The history of paper money in Europe starts with the Venetian government levying a compulsory loan to pay for war

The history of modern financial instruments, and the ultimate origins of paper money, really begin with the issuing of municipal bonds—a practice begun by the Venetian government in the twelfth century when, needing a quick infusion of income for military purposes, it levied a compulsory loan on its taxpaying citizens, for which it promised each of them five percent annual interest, and allowed the “bonds” or contracts to become negotiable, thus creating a market in government debt.

The Venetians tended to be quite meticulous about interest payments, but since the bonds had no specific date of maturity, their market prices often fluctuated wildly with the city’s political and military fortunes, and so did resulting assessments of the likelihood that they would be able to be repaid.

Similar practices quickly spread to the other Italian states and to northern European merchant enclaves as well: the United Provinces of Holland financed their long war of independence against the Hapsburgs (1568–1648) largely through a series of forced loans, though they floated numerous voluntary bond issues as well.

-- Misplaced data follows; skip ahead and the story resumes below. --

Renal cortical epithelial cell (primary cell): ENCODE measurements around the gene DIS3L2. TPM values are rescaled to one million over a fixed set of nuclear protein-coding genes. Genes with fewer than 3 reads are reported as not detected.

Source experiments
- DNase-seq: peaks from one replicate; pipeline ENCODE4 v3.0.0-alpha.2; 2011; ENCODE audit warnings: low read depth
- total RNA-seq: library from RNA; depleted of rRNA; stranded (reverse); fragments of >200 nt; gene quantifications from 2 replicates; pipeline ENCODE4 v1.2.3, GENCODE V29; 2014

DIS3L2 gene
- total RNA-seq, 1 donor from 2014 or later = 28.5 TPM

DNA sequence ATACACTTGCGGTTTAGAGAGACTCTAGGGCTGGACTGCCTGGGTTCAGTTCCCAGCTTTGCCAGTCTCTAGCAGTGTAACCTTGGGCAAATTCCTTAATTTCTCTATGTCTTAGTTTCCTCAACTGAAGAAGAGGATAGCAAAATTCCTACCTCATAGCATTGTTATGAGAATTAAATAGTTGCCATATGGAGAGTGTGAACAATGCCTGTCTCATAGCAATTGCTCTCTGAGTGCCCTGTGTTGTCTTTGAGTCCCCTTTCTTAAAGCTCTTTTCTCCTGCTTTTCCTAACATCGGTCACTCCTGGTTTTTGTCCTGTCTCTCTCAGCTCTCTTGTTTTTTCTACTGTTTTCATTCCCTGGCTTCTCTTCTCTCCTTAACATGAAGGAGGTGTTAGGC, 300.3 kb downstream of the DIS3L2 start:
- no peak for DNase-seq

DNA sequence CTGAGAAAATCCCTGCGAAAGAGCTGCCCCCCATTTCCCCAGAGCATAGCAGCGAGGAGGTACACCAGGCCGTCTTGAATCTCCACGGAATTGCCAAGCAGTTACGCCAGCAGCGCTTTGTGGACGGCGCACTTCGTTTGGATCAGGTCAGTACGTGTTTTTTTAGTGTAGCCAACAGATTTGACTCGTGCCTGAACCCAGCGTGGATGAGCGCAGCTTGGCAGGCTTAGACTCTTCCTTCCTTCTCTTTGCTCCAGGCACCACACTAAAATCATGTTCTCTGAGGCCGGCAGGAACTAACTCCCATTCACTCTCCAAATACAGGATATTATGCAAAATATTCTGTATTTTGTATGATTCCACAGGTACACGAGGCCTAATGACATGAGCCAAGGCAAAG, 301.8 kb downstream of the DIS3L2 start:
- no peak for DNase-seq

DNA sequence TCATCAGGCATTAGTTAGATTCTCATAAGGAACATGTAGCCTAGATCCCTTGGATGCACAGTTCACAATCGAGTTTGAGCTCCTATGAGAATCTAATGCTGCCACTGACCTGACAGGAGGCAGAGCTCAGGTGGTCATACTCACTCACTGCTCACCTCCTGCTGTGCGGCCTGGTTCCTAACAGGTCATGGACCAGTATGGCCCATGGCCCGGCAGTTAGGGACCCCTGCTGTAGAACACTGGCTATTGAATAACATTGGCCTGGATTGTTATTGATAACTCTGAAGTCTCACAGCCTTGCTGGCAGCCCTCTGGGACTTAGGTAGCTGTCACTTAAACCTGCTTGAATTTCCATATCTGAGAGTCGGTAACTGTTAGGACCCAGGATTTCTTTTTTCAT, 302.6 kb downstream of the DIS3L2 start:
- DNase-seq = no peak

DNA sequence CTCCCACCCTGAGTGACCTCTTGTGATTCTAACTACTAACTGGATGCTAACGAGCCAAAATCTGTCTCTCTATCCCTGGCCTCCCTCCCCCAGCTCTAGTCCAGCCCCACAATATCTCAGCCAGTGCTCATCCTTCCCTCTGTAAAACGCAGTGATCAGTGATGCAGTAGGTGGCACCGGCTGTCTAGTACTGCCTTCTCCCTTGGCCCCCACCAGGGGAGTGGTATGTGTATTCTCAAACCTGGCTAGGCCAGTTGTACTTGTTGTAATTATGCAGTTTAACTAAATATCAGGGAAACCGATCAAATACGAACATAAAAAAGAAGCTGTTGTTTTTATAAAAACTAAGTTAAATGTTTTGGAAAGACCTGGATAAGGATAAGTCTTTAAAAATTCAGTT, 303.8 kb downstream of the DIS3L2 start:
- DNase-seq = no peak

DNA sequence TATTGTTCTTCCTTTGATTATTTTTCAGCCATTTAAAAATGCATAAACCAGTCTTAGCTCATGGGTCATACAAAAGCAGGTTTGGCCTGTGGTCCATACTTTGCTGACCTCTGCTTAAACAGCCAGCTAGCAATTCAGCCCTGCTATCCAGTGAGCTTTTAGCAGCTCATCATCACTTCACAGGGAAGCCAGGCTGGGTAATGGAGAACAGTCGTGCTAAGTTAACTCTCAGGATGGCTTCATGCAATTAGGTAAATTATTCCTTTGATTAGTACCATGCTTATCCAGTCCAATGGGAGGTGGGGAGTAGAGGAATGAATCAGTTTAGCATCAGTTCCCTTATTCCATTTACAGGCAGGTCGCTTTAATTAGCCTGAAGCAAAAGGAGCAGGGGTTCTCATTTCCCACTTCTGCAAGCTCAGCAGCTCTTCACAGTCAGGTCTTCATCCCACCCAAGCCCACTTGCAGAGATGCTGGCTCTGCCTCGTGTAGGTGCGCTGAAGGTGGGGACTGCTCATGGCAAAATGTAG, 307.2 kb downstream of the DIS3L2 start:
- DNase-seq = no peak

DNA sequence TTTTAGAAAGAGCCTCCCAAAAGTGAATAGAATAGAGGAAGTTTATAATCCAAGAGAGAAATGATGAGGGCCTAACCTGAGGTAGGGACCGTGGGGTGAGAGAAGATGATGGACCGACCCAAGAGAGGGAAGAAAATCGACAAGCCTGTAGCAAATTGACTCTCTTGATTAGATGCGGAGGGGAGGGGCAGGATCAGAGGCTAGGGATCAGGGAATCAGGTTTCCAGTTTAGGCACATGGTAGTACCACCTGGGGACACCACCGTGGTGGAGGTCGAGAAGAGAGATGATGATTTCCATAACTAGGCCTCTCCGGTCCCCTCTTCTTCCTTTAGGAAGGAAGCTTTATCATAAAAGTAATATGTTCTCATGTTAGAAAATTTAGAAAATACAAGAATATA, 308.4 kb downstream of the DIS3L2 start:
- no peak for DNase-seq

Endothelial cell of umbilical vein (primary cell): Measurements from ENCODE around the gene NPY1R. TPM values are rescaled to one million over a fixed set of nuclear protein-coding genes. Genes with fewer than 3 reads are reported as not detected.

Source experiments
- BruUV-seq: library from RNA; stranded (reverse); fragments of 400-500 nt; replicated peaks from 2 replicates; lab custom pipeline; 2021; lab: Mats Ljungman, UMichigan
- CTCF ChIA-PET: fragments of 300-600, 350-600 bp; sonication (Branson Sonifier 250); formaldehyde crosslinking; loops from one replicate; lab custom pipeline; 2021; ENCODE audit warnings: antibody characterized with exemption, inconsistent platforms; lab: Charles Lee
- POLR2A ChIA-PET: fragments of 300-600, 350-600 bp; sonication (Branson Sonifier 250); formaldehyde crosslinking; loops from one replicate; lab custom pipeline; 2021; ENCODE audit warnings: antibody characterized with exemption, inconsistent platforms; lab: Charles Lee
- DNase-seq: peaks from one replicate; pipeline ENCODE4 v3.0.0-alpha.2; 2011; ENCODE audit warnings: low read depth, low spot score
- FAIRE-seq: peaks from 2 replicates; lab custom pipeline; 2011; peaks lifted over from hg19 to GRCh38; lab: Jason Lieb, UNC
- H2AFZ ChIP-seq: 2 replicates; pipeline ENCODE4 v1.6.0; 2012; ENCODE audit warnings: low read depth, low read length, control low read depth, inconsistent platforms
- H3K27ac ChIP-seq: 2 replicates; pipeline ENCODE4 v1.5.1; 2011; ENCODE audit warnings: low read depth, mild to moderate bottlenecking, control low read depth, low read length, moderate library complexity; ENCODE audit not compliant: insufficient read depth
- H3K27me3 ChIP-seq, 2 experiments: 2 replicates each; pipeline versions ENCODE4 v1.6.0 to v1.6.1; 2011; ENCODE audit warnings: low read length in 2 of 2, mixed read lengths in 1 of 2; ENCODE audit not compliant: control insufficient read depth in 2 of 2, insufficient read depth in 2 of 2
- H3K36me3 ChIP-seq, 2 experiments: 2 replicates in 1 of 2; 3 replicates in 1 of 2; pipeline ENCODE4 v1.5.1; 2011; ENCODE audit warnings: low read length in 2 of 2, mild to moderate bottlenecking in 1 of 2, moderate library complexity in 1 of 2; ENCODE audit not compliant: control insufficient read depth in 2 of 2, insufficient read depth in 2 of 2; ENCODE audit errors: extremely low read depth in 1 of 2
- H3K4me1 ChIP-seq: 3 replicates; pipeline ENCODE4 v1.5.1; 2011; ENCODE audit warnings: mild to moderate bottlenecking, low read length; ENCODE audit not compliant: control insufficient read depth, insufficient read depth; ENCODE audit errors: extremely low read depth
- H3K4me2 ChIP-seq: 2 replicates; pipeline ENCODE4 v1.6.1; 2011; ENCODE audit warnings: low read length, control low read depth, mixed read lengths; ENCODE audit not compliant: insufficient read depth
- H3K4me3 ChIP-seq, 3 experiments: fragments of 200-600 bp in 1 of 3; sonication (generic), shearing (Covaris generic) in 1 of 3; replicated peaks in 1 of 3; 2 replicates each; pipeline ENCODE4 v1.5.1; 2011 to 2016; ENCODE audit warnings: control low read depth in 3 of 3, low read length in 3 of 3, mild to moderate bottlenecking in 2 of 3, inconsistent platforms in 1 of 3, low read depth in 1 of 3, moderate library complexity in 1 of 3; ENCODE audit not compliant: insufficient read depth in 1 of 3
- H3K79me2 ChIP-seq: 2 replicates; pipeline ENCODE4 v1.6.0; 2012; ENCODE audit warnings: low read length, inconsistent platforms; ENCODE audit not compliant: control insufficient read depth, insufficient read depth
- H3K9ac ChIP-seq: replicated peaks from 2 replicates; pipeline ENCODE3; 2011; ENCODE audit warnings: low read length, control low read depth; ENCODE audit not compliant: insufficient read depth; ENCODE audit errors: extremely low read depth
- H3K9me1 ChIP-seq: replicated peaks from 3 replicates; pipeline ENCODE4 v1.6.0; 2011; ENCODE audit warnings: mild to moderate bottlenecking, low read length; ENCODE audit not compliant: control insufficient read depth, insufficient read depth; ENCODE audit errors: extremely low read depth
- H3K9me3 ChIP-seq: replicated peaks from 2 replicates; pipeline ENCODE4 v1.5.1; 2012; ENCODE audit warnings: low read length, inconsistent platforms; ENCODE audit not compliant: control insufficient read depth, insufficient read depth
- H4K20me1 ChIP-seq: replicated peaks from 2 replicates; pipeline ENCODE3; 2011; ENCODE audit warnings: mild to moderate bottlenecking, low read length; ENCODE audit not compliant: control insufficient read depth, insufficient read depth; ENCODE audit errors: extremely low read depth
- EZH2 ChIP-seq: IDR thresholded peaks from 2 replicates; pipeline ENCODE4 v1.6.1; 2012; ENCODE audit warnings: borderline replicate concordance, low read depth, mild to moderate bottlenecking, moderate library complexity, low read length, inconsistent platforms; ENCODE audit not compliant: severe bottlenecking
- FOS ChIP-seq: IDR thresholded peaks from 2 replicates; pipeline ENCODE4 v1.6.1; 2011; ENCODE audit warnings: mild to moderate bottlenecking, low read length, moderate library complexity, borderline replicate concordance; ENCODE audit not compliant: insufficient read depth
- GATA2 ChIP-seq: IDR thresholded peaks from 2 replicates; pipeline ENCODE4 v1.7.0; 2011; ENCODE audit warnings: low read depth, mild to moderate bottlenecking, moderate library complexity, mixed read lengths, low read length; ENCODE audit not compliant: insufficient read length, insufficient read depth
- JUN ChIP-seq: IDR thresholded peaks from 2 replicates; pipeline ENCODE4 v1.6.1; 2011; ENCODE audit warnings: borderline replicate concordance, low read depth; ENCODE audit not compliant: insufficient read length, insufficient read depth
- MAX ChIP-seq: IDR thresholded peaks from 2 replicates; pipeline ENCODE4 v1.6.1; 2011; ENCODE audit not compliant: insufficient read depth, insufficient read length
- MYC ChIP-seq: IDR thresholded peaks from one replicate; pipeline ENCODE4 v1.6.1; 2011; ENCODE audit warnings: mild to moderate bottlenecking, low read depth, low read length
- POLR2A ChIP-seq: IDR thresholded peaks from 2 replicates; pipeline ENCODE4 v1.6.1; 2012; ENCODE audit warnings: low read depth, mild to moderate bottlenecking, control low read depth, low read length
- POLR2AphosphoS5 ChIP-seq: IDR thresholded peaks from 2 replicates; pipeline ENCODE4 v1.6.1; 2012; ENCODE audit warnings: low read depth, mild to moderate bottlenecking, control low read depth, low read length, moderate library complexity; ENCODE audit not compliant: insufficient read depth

It was only with the creation of the Bank of England in 1694 that one can speak of genuine paper money, since its banknotes were in no sense bonds.

They were rooted, like all the others, in the king’s war debts.

This can’t be emphasized enough.

The fact that money was no longer a debt owed to the king, but a debt owed by the king, made it very different than what it had been before. In many ways, it had become a mirror image of older forms of money.

The reader will recall that the Bank of England was created when a consortium of forty London and Edinburgh merchants—mostly already creditors to the crown—offered King William III a £1.2 million loan to help finance his war against France.

In doing so, they also convinced him to allow them in return to form a corporation with a monopoly on the issuance of banknotes—which were, in effect, promissory notes for the money the king now owed them.

This was the first independent national central bank, and it became the clearinghouse for debts owed between smaller banks; the notes soon developed into the first European national paper currency.

This is one of the many passages and charts I find in books and articles on a daily basis. They span many disciplines, including:

I occasionally add a personal note to them.

The whole collection is available here.